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Employee Stock Option

A stock option from an employer gives the employee the right to buy a specific number of shares in the company at a fixed price for a certain number of years. Employee stock options come in two basic forms:

Non-qualified stock option - This option can be granted at a discount of the stock's market value. If the employer permits, the stock is transferable to the employee’s children or a charity.

Incentive stock option (ISO) - This option qualifies for special tax treatment. For example, gains may be taxed at the capital gains rate instead of at the higher, ordinary income tax rates.

Most stock options provided by the employer are for a certain period. If the employee does not exercise his/her stock option within that period, then it will lapse automatically. If the employee is leaving the company, he/she can only exercise vested options. All future vesting will be lost with the ending of the employment.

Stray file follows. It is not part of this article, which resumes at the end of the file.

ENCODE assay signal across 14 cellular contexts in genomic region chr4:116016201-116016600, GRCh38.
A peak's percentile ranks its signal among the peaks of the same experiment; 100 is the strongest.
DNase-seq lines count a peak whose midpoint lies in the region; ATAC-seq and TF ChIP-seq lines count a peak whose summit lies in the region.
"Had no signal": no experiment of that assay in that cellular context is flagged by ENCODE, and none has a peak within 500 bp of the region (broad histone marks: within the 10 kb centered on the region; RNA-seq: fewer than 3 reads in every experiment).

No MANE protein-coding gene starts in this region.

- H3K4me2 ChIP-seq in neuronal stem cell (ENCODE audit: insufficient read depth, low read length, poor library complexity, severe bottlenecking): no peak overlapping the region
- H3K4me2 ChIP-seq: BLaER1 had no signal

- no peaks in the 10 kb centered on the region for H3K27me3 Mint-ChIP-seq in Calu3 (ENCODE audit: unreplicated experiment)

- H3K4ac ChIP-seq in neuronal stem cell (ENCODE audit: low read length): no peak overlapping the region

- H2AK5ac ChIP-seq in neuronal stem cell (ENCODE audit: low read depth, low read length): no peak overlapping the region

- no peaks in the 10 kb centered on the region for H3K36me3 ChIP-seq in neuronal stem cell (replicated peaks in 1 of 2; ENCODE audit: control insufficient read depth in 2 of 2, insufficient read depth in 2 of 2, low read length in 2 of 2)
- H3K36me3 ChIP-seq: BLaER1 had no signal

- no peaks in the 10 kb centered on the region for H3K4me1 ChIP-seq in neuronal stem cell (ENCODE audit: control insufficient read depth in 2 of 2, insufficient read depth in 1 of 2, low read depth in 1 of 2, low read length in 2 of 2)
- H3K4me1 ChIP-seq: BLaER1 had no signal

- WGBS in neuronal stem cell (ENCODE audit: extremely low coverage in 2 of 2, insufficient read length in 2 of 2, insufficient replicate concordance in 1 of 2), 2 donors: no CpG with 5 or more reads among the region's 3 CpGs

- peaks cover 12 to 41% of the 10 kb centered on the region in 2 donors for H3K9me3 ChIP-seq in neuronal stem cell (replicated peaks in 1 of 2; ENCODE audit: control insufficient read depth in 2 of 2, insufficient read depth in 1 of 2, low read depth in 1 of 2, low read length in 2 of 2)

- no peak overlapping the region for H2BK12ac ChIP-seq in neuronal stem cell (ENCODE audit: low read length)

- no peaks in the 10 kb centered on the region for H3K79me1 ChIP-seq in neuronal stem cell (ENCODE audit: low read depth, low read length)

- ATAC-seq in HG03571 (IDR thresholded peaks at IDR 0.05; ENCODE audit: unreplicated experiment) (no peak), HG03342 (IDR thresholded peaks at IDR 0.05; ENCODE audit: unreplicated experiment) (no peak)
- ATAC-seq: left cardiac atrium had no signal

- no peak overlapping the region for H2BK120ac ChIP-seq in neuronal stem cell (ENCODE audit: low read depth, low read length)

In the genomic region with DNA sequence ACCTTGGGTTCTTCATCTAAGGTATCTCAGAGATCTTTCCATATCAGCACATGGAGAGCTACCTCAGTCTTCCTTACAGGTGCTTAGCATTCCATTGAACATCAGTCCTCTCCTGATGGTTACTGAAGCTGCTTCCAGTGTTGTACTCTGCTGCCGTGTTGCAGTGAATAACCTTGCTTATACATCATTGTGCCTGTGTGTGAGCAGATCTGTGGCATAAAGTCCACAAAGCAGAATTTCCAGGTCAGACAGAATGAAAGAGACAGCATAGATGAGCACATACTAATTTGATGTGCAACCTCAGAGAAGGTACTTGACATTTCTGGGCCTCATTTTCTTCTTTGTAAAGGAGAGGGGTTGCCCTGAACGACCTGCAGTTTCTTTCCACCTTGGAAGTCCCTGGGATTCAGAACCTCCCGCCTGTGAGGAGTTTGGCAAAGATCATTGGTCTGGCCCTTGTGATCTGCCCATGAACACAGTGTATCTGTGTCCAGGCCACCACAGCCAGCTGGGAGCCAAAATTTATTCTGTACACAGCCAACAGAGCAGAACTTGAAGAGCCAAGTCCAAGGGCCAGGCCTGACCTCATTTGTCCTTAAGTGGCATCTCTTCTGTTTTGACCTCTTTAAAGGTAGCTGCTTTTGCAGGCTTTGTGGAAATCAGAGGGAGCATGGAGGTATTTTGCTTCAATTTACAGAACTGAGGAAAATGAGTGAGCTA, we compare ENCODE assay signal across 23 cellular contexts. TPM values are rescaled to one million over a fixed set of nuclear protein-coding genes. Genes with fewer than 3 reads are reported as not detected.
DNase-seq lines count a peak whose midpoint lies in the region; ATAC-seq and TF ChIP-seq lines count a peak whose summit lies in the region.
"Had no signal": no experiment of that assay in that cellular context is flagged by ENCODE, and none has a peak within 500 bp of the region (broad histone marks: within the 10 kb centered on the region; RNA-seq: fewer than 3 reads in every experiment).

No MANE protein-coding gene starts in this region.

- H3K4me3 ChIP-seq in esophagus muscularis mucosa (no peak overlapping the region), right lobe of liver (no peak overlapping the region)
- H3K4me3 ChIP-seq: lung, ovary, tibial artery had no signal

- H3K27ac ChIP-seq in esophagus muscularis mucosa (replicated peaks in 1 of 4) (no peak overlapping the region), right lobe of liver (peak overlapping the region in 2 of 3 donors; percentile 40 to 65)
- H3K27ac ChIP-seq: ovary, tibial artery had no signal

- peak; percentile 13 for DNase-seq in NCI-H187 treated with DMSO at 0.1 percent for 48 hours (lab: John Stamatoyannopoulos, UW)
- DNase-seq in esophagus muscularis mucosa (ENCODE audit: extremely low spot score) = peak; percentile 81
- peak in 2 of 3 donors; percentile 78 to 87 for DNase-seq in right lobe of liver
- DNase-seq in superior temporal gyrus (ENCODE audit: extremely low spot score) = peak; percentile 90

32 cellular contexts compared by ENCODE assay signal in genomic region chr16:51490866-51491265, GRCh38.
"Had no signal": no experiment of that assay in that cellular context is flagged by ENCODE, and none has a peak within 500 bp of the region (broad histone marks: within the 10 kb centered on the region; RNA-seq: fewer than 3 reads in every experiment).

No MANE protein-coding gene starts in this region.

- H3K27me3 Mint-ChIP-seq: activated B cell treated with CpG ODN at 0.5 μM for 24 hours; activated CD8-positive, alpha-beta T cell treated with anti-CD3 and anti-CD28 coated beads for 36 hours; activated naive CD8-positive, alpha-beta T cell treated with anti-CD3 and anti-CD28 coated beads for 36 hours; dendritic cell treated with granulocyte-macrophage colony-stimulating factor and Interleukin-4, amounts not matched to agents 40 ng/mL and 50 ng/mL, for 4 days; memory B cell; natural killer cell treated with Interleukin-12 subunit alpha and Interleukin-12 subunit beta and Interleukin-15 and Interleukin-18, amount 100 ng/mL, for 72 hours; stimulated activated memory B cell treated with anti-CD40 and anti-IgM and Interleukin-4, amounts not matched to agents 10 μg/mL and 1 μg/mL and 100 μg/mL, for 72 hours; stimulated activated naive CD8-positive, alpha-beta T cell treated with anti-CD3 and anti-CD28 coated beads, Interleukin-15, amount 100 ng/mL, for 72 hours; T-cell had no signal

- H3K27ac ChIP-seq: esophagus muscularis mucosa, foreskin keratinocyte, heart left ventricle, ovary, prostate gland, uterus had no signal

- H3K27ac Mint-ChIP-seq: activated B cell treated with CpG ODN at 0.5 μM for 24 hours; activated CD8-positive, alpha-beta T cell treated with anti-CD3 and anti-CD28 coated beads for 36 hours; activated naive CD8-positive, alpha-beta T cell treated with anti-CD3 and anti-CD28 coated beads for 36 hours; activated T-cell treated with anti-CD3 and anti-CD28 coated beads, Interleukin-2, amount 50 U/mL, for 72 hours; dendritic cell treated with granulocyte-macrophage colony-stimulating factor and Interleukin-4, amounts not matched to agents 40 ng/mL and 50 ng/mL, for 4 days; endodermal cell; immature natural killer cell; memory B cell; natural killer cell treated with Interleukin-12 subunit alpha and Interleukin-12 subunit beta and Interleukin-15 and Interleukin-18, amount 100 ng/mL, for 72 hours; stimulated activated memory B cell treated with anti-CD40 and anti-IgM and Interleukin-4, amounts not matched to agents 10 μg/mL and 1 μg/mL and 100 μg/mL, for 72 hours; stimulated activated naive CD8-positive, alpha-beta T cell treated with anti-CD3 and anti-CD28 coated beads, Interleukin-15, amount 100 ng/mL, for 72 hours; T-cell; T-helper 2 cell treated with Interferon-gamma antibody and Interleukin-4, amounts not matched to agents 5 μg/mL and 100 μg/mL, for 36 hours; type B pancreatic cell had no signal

Generally, stock options promise potential cash or stock in addition to salary. Both privately and publicly held companies make options available for several reasons:

  • As an incentive to attract and keep good workers. They want their employees to feel like owners or partners in the business.
  • They want to hire skilled workers by offering compensation that goes beyond a salary. This is especially true in start-up companies that want to hold on to as much cash as possible.
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